Committed to Climate Advocacy
Kimiko Hirata, 50, is the international director and founding member of the Kiko Network, a Japanese NGO dedicated to halting climate change. She was inspired to become a climate activist in the 1990s, after reading Al Gore’s Earth in the Balance and learning about the dangers of climate change, and quit her job at a publishing house to join the environmental movement. In 1997, she participated in the Kyoto Climate Summit, at which she supported Japanese civil society through advocacy and media engagement. After working on the Kyoto Agreement, Hirata decided to devote her life to addressing the problem of climate change. She is now also a visiting associate professor of the Chiba University of Commerce, which has Japan’s first 100% renewable university initiative.
A Multi-faceted, Collaborative Campaign
Facing a new coal power plant boom, with an onslaught of proposed projects throughout Japan posing major climate risks, Hirata turned to the fight against coal—and launched a sophisticated, multi-pronged, national anti-coal campaign. She set up a team at the Kiko Network, developed a website to track proposed coal plants and inform activists and media, created a network of citizen activists in key sites where coal power projects were proposed, and collaborated with scientists, professors, lawyers, pollution experts, journalists, local community leaders, and other NGOs to raise awareness about the hazards of coal power. Hirata spoke at public hearings and organized community members at proposed coal sites to speak at hearings in their own communities. She succeeded in getting hundreds to turn out at hearings, which is unusual in Japan, where few typically attend such public meetings.
Hirata brought on experts to highlight the risks of coal plant development; working with Greenpeace, she released a report that found that the proposed coal plants would cause more than 1,000 premature deaths annually in Japan, and she enlisted support from the Sustainable Finance Program at Oxford University and the Carbon Tracker to conduct an investment risk analysis for new coal plants.
Hirata also built relationships with anti-coal activists outside of Japan to pressure the country on the international stage, including collaborations with NGOs in the US, Europe, and Asia and with the Climate Action Network, which gave the “Fossil of the Day” award to Japan several times; she also organized protests at COP sessions over multiple years.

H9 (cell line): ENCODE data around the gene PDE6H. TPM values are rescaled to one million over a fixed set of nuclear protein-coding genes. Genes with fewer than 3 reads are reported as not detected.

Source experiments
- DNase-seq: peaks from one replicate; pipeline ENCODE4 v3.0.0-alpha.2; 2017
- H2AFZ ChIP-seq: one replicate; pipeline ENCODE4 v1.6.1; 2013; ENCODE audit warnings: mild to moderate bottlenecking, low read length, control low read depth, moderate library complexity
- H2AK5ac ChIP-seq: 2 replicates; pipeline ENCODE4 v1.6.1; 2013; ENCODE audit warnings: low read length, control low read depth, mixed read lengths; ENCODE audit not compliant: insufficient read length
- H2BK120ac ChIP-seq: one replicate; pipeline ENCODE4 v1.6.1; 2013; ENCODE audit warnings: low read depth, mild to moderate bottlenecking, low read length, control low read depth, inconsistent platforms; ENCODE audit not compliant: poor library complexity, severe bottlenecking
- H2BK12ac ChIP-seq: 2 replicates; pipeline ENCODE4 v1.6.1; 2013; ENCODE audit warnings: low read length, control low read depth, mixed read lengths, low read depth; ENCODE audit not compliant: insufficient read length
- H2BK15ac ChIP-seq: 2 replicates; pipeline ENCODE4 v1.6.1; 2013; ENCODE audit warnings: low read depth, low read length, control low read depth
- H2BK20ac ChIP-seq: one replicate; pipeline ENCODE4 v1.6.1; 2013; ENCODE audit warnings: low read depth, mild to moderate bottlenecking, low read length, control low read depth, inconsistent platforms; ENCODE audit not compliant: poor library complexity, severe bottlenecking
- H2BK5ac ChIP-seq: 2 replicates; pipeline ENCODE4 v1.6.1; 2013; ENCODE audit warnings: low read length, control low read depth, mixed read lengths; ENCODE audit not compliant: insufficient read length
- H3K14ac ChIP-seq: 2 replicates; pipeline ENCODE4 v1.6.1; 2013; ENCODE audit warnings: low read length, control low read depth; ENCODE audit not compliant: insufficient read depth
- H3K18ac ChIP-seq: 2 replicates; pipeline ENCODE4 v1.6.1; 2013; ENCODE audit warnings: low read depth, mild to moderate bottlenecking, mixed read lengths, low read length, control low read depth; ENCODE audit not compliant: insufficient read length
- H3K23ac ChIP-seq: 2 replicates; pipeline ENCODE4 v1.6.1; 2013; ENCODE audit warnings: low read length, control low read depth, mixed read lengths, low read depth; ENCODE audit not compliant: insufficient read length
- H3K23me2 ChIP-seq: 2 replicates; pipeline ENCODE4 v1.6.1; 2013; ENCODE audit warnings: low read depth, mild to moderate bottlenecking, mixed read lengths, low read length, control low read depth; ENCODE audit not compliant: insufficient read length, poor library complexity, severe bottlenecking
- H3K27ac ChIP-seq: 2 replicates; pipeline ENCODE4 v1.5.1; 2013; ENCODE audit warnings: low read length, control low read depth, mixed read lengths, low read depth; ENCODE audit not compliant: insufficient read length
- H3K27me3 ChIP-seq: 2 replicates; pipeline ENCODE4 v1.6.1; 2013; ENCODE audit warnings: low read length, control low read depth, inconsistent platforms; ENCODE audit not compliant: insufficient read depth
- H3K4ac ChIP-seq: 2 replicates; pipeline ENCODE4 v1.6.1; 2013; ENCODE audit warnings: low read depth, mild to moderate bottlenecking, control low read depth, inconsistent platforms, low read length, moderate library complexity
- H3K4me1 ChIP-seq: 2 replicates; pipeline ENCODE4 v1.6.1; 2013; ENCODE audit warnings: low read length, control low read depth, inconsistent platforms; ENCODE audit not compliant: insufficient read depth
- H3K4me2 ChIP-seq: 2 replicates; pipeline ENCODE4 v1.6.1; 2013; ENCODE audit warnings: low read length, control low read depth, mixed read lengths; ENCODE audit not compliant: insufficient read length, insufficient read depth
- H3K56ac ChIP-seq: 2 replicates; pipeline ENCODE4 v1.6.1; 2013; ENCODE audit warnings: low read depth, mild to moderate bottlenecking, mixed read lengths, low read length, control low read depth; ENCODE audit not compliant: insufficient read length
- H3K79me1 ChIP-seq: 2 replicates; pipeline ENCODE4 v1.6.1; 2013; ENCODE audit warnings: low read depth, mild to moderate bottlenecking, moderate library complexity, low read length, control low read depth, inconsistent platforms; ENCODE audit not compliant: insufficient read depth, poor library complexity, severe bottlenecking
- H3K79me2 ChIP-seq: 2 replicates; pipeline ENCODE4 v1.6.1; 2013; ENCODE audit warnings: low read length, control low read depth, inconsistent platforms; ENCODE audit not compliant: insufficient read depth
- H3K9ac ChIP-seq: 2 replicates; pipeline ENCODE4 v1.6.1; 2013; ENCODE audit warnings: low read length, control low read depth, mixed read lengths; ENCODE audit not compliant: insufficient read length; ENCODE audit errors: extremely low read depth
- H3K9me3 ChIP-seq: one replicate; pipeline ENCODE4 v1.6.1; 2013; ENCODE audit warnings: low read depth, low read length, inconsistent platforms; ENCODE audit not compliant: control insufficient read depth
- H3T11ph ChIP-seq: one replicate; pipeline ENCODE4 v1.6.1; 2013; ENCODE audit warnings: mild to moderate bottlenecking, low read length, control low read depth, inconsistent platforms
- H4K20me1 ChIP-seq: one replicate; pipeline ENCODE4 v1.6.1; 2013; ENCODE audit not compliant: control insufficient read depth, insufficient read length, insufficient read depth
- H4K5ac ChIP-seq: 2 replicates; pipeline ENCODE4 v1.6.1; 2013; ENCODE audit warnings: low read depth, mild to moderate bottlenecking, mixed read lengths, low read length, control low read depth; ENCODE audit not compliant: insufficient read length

The Japanese government and commercial banks are among the world’s largest coal financiers, but Hirata’s anti-coal advocacy forced them to change. She spearheaded a 2020 climate resolution—the first of its kind in Japan—against Mizuho Financial Group, which garnered 34.5% of shareholders’ support and put significant pressure on private banks. Her campaign helped build strong momentum for Japanese companies to move away from coal, and more than 10 Japanese coal plant developers—including Mitsubishi, Itochu, Marubeni, Sojitz, Sumitomo, Mitsui & Co., Mizuho Financial Group, Mitsubishi UFJ Financial Group, Sumitomo Mitsui Banking Cooperation, Sumitomo Mitsui Trust Bank, Dai-ichi Life, Nippon Life, and Meiji Yasuda Life—announced that they will no longer develop or finance new coal projects, a significant policy transformation.
In 2019, Hirata’s dedicated efforts finally culminated in the cancellation of 13 planned coal plants. By preventing 7,030 MW worth of coal power plants from being built—nearly 40% of Japan’s planned new coal plant capacity—she averted the emission of 42 million tons of CO2 per year, or more than 1.6 billion tons of CO2 over the lifetimes of the proposed coal power plants.
Hirata’s success is particularly noteworthy in Japan, where NGOs have little power and don’t typically garner respect from government and business leaders. She is also the first female Prize recipient from Japan, a country in which women are notably unrepresented in many sectors.